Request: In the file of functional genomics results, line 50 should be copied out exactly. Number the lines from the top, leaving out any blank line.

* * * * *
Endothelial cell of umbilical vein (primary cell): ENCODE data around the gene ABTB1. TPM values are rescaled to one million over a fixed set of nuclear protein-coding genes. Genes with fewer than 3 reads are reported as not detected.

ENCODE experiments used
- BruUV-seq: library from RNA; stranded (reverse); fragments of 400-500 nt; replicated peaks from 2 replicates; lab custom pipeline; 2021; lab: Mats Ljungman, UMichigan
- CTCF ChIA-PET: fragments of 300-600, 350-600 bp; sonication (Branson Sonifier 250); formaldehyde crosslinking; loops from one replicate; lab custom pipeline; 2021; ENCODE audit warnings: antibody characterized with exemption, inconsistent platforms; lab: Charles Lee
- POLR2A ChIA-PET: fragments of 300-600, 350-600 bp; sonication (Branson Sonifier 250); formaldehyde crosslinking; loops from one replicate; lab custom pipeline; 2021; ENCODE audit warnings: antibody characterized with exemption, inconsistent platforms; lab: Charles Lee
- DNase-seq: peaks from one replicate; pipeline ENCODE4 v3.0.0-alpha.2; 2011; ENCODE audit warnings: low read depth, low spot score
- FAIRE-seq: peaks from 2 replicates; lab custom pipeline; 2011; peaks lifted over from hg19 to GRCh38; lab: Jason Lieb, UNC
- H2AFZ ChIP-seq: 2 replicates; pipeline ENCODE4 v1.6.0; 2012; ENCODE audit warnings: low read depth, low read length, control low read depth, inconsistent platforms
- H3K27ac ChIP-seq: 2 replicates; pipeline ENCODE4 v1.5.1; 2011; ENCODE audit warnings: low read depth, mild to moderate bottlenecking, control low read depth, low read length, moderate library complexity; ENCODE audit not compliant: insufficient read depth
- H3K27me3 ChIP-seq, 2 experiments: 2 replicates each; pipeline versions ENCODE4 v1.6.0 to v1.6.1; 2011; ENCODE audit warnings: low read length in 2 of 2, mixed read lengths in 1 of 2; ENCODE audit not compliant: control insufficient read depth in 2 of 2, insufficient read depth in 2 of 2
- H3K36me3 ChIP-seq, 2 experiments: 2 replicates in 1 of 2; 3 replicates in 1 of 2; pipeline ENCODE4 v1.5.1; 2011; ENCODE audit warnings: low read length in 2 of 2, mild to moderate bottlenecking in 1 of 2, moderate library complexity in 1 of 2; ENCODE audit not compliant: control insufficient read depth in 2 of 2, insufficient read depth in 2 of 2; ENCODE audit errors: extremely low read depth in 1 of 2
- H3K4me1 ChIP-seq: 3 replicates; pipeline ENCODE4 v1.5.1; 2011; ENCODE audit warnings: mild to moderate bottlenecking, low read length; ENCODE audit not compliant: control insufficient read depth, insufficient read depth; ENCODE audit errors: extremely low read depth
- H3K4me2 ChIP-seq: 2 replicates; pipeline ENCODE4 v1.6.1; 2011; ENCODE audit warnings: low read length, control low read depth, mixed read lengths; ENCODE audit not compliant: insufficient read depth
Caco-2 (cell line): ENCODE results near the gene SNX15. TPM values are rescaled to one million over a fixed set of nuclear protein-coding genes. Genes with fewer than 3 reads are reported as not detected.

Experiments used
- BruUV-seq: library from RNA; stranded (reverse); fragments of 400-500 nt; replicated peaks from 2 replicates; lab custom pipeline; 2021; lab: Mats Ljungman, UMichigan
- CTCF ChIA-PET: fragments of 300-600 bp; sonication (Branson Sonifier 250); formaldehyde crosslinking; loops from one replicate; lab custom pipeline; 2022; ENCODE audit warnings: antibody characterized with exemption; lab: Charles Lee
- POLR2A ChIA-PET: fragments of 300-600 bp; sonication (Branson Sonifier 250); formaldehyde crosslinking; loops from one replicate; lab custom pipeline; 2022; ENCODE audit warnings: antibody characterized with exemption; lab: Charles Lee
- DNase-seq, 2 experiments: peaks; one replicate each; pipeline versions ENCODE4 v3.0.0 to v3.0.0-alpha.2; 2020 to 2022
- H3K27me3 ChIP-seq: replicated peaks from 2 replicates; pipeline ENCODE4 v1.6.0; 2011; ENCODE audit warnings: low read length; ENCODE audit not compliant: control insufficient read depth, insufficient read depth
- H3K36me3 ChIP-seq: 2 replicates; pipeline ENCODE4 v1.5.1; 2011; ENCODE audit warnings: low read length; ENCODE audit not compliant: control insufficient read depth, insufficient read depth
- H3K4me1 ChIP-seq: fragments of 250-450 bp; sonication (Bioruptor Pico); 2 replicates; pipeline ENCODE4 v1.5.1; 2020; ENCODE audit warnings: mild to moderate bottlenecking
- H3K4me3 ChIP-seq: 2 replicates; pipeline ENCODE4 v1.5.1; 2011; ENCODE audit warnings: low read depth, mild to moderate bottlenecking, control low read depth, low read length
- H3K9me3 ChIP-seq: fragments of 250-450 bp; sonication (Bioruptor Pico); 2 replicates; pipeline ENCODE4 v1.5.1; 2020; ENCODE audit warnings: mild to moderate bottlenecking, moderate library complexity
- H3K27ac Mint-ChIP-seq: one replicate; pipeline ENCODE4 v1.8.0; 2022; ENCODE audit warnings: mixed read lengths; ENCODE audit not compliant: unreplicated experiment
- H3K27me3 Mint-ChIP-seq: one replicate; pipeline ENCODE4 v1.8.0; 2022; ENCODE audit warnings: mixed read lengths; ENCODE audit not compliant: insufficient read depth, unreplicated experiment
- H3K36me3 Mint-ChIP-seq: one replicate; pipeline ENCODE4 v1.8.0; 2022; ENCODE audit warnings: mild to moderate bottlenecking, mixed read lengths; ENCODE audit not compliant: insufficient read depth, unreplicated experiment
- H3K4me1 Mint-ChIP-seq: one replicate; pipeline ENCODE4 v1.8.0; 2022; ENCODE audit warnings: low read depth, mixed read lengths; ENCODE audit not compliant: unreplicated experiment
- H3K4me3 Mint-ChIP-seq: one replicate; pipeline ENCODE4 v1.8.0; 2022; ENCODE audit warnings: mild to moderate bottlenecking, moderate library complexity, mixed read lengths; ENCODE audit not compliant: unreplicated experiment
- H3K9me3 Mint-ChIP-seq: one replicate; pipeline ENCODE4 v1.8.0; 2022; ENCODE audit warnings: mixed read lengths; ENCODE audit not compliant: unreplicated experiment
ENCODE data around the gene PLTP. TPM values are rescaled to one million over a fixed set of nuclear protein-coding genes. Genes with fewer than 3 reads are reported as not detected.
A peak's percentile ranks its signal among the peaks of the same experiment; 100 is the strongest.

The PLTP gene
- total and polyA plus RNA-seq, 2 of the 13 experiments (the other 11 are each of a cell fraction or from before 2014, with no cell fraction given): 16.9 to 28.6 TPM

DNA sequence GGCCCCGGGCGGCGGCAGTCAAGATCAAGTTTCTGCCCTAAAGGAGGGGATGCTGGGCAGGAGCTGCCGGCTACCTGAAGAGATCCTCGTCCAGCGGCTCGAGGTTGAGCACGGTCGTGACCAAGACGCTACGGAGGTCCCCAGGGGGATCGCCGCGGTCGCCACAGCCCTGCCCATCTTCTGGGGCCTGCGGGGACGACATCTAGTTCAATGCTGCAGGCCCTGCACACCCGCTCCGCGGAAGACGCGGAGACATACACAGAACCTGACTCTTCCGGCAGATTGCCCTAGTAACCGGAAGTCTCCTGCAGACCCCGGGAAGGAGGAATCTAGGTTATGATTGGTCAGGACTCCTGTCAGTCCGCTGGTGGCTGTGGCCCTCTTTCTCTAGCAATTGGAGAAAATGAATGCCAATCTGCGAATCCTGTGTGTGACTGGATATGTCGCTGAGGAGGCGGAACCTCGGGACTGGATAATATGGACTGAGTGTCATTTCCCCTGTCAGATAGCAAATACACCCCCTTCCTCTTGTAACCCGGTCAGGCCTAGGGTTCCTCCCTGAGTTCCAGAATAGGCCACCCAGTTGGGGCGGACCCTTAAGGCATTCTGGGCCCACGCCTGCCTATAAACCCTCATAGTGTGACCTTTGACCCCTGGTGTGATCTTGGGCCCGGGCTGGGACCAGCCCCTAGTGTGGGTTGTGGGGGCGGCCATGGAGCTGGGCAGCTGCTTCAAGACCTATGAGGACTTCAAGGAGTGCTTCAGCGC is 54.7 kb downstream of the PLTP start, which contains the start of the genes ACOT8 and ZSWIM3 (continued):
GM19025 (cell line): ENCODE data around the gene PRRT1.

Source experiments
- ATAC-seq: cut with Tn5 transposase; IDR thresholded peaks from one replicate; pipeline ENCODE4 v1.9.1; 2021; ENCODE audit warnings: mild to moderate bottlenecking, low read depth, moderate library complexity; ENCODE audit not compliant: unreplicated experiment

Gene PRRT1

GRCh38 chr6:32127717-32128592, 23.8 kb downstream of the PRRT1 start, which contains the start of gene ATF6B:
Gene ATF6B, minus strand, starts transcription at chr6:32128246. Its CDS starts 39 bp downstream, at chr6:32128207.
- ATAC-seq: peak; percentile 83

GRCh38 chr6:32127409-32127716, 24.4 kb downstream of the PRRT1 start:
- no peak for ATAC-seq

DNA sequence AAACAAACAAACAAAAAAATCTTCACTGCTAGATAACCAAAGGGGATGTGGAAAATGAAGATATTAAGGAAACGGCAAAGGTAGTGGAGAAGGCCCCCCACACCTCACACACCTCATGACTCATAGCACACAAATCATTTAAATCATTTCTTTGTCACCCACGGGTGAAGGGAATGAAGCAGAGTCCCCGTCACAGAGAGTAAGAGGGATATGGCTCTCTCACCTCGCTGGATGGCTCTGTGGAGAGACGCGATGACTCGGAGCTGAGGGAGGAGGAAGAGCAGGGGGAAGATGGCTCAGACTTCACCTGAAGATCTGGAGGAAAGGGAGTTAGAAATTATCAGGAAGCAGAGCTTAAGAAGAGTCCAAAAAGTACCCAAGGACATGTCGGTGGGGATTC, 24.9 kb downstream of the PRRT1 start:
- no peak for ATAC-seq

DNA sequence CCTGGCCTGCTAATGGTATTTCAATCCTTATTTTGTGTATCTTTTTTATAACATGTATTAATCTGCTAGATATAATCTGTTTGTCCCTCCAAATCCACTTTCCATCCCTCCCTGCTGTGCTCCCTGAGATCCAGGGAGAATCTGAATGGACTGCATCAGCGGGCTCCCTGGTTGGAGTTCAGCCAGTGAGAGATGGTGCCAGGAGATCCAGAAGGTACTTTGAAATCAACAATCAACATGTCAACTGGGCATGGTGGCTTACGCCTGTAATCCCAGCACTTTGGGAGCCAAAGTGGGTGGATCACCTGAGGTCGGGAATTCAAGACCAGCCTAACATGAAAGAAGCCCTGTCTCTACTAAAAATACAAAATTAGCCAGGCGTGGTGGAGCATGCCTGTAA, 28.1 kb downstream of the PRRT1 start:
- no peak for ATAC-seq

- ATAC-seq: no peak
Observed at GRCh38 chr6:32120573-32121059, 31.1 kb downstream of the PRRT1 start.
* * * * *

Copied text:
Observed at GRCh38 chr6:32120573-32121059, 31.1 kb downstream of the PRRT1 start.